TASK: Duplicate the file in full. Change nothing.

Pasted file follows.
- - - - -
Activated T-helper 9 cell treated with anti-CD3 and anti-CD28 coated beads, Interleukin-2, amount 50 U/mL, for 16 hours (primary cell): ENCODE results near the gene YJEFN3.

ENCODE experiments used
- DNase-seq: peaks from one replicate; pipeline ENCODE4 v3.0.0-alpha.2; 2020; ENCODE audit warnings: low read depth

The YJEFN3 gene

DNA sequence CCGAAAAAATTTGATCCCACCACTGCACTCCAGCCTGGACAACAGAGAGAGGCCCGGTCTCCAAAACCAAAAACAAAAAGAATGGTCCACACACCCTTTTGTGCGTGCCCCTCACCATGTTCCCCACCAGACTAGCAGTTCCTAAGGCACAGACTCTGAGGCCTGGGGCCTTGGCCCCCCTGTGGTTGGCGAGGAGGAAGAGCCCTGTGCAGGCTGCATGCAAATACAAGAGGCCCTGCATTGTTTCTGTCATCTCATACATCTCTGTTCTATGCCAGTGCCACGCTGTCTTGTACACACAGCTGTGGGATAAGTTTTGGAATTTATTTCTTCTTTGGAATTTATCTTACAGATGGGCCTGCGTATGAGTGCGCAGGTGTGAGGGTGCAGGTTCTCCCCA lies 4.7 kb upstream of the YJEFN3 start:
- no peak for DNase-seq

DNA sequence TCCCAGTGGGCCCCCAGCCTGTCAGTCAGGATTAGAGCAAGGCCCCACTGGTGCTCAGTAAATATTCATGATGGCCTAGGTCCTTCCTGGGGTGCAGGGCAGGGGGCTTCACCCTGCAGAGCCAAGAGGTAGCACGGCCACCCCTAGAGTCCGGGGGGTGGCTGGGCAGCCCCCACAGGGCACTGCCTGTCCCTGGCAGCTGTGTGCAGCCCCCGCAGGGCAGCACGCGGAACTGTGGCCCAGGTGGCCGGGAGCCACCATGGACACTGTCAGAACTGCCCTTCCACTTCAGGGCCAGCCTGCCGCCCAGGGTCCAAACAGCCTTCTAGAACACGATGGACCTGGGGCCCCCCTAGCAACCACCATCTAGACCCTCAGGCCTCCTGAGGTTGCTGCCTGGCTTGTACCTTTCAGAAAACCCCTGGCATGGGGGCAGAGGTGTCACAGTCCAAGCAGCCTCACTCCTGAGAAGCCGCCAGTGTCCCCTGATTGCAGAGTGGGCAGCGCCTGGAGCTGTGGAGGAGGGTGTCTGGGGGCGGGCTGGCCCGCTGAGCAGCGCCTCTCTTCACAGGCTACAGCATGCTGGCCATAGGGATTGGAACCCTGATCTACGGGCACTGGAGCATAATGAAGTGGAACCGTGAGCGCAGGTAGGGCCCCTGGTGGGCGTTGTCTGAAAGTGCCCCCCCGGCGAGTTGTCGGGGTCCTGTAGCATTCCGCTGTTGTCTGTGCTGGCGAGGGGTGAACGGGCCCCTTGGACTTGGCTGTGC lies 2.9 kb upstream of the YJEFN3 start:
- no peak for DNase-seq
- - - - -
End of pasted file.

Activated T-helper 9 cell treated with anti-CD3 and anti-CD28 coated beads, Interleukin-2, amount 50 U/mL, for 16 hours (primary cell): ENCODE results near the gene YJEFN3.

ENCODE experiments used
- DNase-seq: peaks from one replicate; pipeline ENCODE4 v3.0.0-alpha.2; 2020; ENCODE audit warnings: low read depth

The YJEFN3 gene

DNA sequence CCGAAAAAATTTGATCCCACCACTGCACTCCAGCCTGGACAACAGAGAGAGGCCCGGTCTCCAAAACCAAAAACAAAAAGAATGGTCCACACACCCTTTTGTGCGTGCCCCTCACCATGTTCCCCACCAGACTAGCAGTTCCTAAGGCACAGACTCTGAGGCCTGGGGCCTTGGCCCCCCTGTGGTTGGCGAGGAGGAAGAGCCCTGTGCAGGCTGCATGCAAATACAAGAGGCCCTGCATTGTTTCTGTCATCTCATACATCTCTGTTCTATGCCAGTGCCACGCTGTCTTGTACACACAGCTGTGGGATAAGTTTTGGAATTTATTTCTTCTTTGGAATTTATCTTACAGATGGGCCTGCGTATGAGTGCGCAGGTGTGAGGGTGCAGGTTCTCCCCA lies 4.7 kb upstream of the YJEFN3 start:
- no peak for DNase-seq

DNA sequence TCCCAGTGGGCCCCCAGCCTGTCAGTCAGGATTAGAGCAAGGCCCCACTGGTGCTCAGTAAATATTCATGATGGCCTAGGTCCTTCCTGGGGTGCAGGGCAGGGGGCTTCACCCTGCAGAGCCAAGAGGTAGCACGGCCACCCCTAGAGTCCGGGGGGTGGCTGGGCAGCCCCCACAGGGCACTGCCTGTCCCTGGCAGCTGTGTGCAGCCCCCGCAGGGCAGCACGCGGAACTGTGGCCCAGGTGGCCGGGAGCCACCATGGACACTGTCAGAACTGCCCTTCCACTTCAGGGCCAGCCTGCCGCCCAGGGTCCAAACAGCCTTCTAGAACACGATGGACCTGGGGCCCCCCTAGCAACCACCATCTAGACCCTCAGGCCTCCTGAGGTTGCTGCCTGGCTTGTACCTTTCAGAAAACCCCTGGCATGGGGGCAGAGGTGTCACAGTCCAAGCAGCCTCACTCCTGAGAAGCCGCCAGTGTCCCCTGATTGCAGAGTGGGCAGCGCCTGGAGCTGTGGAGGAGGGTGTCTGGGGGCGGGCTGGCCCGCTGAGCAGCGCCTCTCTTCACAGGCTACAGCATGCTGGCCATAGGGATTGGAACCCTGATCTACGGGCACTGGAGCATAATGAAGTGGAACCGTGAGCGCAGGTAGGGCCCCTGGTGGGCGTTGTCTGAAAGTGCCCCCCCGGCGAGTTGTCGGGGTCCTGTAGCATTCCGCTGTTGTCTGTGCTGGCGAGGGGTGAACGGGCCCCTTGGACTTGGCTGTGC lies 2.9 kb upstream of the YJEFN3 start:
- no peak for DNase-seq